FERPA


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AcronymDefinition
FERPAFederal Educational Records Privacy Act of 1974
FERPAFamily Educational Rights and Privacy Act (aka the Buckley Amendment)
FERPAFédération Européenne des Retraités et des Personnes Agées (French)
References in periodicals archive ?
Thus, while FERPA is the federal education law we rely on most often, it is also the most antiquated.
FERPA was created in 1974 to protect records created and maintained
FERPA permits a university to disclose education records in connection with a health or safety emergency if the recipient's knowledge of the information is necessary to protect the health or safety of the student or other individuals (34 CFR [section] 99.
To avoid legal liability, it is essential that district leaders understand FERPA, COPPA and any pertinent state privacy laws.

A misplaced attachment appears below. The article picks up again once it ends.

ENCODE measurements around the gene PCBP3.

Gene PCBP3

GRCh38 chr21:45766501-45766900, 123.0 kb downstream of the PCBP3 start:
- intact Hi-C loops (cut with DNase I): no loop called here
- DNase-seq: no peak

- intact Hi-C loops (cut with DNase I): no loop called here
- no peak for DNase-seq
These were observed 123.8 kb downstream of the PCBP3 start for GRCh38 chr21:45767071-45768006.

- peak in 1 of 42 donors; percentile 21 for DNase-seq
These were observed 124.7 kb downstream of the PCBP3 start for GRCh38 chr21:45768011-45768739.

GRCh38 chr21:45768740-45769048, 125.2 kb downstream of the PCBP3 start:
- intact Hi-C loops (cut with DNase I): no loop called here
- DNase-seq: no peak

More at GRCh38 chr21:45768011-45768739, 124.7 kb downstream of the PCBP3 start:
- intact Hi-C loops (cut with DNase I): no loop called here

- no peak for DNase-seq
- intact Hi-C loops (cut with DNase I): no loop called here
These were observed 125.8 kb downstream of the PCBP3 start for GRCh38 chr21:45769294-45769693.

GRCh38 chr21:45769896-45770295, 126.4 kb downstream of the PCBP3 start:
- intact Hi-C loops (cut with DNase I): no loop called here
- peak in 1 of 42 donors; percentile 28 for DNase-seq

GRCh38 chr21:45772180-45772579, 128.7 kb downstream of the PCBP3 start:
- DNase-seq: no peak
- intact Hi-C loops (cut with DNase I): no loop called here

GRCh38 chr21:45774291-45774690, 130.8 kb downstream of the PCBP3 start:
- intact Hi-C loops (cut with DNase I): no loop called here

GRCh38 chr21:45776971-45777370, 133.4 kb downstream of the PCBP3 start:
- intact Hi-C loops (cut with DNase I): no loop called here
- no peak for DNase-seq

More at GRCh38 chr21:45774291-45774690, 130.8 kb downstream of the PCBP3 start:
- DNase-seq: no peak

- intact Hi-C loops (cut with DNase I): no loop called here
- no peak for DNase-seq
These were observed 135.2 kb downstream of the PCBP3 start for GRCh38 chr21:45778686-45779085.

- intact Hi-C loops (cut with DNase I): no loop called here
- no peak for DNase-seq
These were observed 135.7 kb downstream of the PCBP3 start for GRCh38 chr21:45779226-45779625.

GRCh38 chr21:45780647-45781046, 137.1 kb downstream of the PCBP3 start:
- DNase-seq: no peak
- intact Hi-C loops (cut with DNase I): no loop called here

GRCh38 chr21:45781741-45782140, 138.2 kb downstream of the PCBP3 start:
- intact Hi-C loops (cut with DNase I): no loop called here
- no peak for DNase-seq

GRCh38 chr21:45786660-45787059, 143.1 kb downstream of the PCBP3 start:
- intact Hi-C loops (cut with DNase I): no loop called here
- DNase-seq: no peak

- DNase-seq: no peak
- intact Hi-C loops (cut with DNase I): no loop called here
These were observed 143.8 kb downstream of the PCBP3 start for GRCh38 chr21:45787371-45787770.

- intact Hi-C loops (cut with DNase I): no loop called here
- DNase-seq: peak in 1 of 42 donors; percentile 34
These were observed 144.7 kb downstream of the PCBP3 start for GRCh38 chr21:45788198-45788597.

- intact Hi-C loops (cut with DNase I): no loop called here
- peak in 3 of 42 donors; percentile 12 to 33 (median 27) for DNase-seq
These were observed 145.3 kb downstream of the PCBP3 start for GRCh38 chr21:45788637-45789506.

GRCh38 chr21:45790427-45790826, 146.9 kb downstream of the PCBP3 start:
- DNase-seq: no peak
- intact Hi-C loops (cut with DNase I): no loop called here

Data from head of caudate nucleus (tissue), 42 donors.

FERPA was enacted by Congress to protect students' privacy by requiring parents or eligible students, that is, students over the age of 18 or enrolled in a postsecondary educational institution, to provide educational agencies and institutions with written consent before their personally identifiable information may be disclosed from their education record.
FERPA limits disclosure of student medical records by stipulating that even reportable diseases cannot be disclosed to public health authorities without prior permission from the student, except in an emergency, which is not clearly defined.
Sadly, however, it appears that confusion over the contours of FERPA, similar state privacy laws, and also the federal Health Insurance Portability and Accountability Act ("HIPAA") has in the past hindered university officials, including those in honors colleges and programs, from helping students who are in trouble.
Plus, FERPA enables officials to inform parents of underaged students about alcohol or drug violations.
The law, also known by the acronym FERPA, prohibits the release of the information even if the individual applicants are not named, the university contends.
This guidance addresses the interplay between FERPA and HIPAA privacy rules at the elementary, secondary, and postsecondary levels, including during health or safety emergencies.
The student must prepare to become his or her own advocate, or grant you, as the parent, access to his or her university records by signing a FERPA waiver.